Louisiana fishermen protest BP, NOAA at state capitol
On Wednesday, about 300 fishermen rallied on the steps of the State Capitol in Baton Rouge, in protest of the ongoing impacts of the BP disaster.
The rally highlighted two main issues: the low price of seafood and commercial fishermen being blamed for recent sea turtle deaths.
BP is responsible for both, they say, but fishermen are unfairly shouldering the burden.
“BP said they were going to make us whole. We would not be here today, we’d be out working, if we were made whole," said Clint Guidry of the Louisiana Shrimp Association (which organized the rally). The fishermen criticized Kenneth Feinberg’s claims process for unfairly and inadequate compensating their economic losses.
Mike Roberts, a commercial fisherman with Louisiana Bayoukeeper and the Association of Family Fishermen in Barataria, Louisiana, says prices are so low it is not even worth it for him to shrimp. At 35 cents a pound, he just can’t fill his boat with enough volume to offset the price of fuel. He says in 2009 the prices were between 90 cents and $1.10 per pound.
“Our prices were soaring," Dean Blanchard, a shrimp processor on Grand Isle, told the crowd. “We had everything going for us."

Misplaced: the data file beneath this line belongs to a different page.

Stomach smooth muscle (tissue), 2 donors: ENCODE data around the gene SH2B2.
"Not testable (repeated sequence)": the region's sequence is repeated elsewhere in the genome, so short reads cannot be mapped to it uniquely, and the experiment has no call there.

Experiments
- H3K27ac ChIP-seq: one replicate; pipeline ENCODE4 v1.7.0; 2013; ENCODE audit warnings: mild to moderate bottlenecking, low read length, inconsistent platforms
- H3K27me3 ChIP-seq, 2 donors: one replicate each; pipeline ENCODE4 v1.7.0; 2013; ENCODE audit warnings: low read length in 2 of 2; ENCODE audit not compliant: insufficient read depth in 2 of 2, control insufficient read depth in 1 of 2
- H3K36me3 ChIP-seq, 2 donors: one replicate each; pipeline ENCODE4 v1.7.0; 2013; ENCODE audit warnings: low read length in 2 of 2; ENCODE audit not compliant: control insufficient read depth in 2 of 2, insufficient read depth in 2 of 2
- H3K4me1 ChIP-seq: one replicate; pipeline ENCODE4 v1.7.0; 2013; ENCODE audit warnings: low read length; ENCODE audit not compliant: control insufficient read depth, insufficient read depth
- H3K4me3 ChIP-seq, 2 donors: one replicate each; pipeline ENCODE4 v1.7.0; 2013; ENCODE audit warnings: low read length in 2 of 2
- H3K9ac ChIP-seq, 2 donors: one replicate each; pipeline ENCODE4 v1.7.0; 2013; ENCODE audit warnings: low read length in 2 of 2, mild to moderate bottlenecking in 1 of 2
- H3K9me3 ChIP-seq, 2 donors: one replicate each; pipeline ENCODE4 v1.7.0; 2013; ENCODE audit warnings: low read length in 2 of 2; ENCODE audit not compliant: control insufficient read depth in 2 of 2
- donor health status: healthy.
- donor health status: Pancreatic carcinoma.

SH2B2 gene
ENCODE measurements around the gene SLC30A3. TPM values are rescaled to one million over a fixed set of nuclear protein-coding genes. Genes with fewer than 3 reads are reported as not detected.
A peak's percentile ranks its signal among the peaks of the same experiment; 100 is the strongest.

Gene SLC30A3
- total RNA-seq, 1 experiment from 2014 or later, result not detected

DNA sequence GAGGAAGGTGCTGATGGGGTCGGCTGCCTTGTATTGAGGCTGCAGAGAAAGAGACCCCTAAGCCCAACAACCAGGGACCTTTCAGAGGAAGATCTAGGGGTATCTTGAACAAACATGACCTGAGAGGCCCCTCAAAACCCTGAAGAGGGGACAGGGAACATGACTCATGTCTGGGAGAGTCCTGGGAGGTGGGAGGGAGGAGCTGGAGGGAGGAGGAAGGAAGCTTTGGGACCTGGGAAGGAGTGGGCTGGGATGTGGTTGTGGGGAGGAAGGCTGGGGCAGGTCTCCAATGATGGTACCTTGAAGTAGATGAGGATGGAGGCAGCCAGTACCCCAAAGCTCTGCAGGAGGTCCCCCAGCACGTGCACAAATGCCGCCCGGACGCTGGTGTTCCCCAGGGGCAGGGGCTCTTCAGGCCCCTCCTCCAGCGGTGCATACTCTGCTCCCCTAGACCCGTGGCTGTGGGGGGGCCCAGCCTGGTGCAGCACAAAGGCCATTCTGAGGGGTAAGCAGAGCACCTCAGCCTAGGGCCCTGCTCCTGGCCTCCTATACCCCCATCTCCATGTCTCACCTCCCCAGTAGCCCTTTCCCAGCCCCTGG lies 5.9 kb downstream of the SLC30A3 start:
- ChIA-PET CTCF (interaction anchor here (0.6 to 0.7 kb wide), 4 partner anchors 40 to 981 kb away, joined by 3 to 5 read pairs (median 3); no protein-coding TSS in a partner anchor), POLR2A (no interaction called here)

And then the BP’s oil disaster came along, and the demand for Gulf seafood dropped.
Adding insult to injury, some government agencies and environmental groups are blaming an alarming rise in sea turtle deaths on shrimpers. As of last month, more than 563 dead sea turtles were recorded this year, more than 5 times the annual average.
The National Oceanic and Atmospheric Administration (NOAA) has linked the deaths and shrimpers’ improper use of turtle excluder devices (TEDs). But, Guidry counters, in 2010 commercial fishermen were 97% compliant on TEDs. And in May and June, when fishermen were actually out on the water, turtle mortality was down.
Kindra Arnesen, a coastal advocate and wife of a commercial fisherman, says blaming shrimpers for turtle deaths is a convenient distraction from BP’s continued injury to the Gulf Coast fishing communities.
Fishermen in the crowd expressed deep grievances and ongoing concerns about the BP disaster. “What about people who have chemicals in them?” asked Ryan Guerra, an oysterman from St. Bernard Parish who also worked on the BP clean-up operation for four months.
He and crabber Kevin Heier brought four live crabs to the rally. The crabs had hard brown lesions on their blue shells, which the men suspect came from dispersants sprayed during the BP response effort. They have concerns not just with prices, but with whether their seafood will be harmed in the long term by the toxins.
Thien Nguyen, 50, represents the United Vietnamese Fisherfolk Association and GO FISH (Gulf Organized Fisheries in Solidarity and Hope), a newly formed coalition. Through a translator, he said the coalition is designed to unite fishermen, whose industry has been under attack since the 1980s.
“How can we get our industry back to where it was before?" Nguyen said, "That is what we are all worried about.”
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